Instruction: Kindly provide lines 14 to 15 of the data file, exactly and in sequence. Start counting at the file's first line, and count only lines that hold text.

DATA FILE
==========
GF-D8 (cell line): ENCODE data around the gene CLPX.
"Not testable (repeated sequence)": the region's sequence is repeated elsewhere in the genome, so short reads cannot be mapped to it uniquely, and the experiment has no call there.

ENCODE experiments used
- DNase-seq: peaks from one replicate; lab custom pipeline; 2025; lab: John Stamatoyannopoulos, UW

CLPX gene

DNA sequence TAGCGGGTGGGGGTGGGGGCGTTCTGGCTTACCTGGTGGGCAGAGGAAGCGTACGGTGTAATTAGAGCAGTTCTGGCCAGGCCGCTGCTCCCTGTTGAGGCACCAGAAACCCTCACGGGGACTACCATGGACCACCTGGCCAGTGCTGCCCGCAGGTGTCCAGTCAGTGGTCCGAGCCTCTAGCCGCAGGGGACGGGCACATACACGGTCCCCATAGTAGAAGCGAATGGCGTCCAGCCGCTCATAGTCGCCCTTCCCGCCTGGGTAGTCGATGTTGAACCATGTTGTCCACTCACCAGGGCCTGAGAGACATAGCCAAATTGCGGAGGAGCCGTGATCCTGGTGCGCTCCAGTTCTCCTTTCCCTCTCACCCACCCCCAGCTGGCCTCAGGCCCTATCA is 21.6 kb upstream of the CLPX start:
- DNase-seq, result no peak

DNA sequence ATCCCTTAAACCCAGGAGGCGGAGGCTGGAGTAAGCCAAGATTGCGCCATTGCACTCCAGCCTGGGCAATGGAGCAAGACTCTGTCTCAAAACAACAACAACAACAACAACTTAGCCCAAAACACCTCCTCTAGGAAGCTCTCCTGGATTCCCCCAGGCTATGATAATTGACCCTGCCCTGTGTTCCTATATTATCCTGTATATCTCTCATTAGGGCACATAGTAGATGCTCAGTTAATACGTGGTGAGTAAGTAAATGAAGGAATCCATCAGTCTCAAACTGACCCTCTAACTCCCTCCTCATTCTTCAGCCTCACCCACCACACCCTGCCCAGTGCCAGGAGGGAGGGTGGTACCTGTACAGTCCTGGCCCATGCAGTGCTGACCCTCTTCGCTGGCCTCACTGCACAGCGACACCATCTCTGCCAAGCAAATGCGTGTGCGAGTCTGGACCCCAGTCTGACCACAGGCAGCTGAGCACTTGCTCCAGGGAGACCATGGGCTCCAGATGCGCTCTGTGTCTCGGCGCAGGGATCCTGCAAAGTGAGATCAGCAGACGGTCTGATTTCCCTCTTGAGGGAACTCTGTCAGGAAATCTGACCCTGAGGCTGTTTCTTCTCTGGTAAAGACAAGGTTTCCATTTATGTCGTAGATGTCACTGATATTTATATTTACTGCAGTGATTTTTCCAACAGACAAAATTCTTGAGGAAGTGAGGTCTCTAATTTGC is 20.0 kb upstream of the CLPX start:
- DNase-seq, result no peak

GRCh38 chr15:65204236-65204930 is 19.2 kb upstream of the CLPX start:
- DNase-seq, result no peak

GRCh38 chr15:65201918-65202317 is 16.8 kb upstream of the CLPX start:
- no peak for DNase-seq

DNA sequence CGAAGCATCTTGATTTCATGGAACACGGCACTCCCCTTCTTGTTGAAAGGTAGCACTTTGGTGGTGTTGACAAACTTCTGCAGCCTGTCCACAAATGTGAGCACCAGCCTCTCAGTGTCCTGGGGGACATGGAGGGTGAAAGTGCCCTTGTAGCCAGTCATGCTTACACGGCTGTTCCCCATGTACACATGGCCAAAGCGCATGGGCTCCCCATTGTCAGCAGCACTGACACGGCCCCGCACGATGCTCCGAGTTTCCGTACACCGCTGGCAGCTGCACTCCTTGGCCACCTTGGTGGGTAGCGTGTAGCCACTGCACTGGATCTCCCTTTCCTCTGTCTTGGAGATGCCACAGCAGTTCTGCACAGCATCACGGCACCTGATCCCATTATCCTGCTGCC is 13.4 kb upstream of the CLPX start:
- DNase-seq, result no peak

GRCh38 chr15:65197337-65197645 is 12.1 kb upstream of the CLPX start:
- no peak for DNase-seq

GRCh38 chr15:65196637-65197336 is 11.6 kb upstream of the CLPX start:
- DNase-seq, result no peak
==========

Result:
DNA sequence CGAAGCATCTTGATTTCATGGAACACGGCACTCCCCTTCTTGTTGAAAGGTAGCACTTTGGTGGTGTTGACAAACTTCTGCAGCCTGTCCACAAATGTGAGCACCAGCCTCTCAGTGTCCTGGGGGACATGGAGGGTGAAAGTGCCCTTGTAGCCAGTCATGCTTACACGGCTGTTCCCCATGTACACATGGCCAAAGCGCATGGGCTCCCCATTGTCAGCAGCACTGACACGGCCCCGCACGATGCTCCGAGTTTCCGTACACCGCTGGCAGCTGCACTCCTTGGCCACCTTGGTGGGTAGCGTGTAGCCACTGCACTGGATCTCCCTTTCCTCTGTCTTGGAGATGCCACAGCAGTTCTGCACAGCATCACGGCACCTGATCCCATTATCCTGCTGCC is 13.4 kb upstream of the CLPX start:
- DNase-seq, result no peak